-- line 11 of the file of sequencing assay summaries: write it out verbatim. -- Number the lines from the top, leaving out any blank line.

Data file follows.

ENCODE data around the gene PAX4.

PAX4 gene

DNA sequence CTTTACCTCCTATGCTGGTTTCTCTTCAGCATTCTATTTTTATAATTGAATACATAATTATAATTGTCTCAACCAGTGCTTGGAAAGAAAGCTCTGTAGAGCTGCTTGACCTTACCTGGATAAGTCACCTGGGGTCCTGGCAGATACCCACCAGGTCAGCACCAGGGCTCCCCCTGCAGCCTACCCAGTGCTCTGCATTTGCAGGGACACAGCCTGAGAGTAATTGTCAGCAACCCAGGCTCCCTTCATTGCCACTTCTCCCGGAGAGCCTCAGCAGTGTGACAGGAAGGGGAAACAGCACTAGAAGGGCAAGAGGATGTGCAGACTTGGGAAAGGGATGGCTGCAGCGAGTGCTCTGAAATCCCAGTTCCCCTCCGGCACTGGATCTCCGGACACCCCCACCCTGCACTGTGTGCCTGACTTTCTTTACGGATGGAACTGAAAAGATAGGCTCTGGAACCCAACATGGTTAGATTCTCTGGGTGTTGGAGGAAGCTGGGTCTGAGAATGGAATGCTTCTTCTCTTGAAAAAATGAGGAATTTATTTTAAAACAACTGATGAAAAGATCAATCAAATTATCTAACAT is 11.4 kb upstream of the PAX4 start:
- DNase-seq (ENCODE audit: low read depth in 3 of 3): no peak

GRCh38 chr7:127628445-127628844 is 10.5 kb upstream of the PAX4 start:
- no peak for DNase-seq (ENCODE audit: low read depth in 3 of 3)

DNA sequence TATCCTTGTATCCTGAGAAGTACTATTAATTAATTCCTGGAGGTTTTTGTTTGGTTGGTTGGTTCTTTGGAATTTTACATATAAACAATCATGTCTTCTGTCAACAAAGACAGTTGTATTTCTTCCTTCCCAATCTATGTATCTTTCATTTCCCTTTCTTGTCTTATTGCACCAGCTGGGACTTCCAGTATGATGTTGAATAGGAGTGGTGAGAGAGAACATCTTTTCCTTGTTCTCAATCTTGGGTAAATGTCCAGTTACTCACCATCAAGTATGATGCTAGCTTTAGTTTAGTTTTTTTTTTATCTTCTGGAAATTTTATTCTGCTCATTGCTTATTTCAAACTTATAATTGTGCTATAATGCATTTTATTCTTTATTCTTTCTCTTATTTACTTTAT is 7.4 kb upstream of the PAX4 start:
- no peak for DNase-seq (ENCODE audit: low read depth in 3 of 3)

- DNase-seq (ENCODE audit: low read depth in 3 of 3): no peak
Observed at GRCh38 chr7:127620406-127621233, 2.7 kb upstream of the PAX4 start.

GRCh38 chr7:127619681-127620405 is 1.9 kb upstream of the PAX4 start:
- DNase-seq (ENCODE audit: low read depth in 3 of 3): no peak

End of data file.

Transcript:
GRCh38 chr7:127619681-127620405 is 1.9 kb upstream of the PAX4 start: